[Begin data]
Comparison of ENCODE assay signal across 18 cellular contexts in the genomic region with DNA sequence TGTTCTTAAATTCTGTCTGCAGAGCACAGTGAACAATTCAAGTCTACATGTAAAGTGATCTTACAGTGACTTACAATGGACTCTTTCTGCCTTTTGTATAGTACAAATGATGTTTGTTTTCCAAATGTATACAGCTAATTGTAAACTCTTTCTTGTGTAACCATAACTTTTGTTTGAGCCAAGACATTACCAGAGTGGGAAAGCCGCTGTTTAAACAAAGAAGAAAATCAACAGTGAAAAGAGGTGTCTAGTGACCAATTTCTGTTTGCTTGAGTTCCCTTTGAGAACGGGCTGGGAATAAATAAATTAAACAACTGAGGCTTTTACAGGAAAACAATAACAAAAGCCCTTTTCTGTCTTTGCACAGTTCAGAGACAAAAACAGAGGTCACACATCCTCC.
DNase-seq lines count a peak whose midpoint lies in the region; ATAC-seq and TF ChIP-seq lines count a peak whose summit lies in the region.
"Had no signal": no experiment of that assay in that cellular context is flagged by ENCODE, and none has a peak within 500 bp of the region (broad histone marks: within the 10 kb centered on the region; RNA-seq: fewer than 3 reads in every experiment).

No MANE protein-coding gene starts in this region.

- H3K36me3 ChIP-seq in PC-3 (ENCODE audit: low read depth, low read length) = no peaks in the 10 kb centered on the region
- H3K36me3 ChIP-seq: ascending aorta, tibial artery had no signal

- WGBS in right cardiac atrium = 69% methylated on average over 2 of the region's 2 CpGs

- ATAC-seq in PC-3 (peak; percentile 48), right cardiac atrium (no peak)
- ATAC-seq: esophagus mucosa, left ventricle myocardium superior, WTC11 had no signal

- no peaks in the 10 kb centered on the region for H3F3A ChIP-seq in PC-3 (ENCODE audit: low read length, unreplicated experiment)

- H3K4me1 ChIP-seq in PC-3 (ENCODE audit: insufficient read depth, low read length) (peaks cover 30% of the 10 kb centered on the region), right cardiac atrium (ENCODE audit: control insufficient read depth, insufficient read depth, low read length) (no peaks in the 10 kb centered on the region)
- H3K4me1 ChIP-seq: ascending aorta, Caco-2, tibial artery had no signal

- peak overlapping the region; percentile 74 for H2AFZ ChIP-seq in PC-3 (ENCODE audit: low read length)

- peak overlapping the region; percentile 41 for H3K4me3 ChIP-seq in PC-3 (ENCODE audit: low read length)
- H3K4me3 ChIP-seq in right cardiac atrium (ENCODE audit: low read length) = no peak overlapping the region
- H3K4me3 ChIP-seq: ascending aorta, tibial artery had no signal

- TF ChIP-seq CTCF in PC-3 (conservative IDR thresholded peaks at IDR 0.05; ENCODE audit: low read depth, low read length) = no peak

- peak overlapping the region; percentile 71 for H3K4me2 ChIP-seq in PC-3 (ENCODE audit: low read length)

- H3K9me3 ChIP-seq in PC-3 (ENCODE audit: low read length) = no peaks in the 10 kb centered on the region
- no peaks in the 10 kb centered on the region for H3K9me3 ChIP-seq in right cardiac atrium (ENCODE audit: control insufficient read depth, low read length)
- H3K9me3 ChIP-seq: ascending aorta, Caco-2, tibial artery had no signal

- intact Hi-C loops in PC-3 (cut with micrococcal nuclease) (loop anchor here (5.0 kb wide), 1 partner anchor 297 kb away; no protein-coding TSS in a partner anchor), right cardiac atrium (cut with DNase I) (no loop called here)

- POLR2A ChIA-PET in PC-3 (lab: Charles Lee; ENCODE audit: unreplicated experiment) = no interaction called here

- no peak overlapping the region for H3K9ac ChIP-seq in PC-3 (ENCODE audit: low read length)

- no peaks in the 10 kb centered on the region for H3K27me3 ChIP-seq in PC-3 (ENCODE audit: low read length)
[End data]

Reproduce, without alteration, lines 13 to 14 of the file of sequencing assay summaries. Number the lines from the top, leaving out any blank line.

- peak overlapping the region; percentile 74 for H2AFZ ChIP-seq in PC-3 (ENCODE audit: low read length)

- peak overlapping the region; percentile 41 for H3K4me3 ChIP-seq in PC-3 (ENCODE audit: low read length)